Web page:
Many people get discouraged from taking up weight training and muscle building because of bad stories y hear (e.g., bad health effects). Well, it can’t be denied that weight training does come with some risks, like hurting your back if you’re not doing it properly, or having free weights falling on you if you lose your grip while doing bench presses, or getting a heart attach if you lift weights with a problematic heart. As for or health risks, you’re probably doing more damage to your body by not doing any exercise at all. So, just to clear away some of misconceptions about health risks that weight training supposedly presents, we will be exposing here truth about 3 most common health-related myths about weight training.
Myth #1 – Weight training affects your height.
Many people claim and believe that weight lifting stunts growth if you start doing while you’re still growing. If you lift weights proper way, it should not hinder growth and development. As long as resistance is not so high that it would cause bones to become more dense and thus close epiphysis ( growth area of a long bone) n re should not be any detrimental effects.
According to National Strength and Conditioning Association (which is one of world’s premiere exercise authorities), weight training does not have any effect on growth and is generally safe for children and young teenagers.
Myth #2 – Weight training causes impotence/erectile dysfunction.
Research has shown that non-aerobic exercise (such as weight-lifting, sprint-training, and ball sports) could increase testosterone levels. And, if you don’t know it yet, having a low testosterone level is one of main factors that contribute to impotence/erectile dysfunction. Additionally, regular exercise also improves blood circulation which is highly beneficial to sexual functions. So, from se alone, we can say that myth is not true. Not entirely, at least.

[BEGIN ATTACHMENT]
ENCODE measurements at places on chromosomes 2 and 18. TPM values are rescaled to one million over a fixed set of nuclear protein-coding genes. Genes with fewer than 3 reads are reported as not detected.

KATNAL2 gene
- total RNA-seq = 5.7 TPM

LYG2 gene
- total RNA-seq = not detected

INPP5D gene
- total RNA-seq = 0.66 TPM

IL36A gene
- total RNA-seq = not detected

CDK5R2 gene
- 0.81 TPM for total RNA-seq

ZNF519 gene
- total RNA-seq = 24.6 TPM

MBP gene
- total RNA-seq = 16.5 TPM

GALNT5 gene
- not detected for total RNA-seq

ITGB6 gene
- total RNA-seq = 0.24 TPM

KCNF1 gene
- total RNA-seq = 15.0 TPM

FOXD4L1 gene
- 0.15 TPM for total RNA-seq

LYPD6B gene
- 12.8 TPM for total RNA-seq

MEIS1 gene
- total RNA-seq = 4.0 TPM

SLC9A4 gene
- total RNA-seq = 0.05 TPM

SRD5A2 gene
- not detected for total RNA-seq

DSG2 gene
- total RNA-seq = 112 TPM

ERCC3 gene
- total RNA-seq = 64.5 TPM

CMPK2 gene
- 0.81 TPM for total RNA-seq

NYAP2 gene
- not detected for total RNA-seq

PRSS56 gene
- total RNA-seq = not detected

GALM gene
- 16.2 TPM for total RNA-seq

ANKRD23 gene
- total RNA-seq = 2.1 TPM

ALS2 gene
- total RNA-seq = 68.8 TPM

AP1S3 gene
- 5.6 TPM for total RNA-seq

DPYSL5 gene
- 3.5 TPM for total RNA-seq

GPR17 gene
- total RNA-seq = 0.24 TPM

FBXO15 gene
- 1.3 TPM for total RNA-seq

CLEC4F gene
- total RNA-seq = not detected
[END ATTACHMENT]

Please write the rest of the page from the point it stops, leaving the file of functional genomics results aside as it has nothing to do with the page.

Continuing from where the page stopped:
What can really cause impotence/erectile dysfunction is use of anabolic steroids. And if you are using steroids to help your muscles grow bigger, impotence is probably going to be one of lesser problems you could encounter. If you are a teenager, steroid use can actually stop your bones from growing. Steroids can also damage your liver and increase your risk of having liver cancer, it can damage your kidneys, and it can also raise cholesterol levels in your body thus increasing your chance of getting a heart attack or stroke. And that’s just naming a few of side effects of steroids.
Myth #3 – Weight lifting causes high blood pressure.
Although weight lifting can cause a temporary increase in blood pressure (which is really part of body’s natural reaction to strenuous activities), it actually offers some long-term benefits to blood pressure that outweigh risk of a temporary spike for most people.
Regular exercise, including moderate weightlifting, provides many health benefits, among which is helping to lower blood pressure in long term.
However, it is strongly advised that you go see a doctor and have a full body checkup before you take up weight training. This is to ensure that your body (especially your heart) will be able to handle stress that you’re going to subject it to.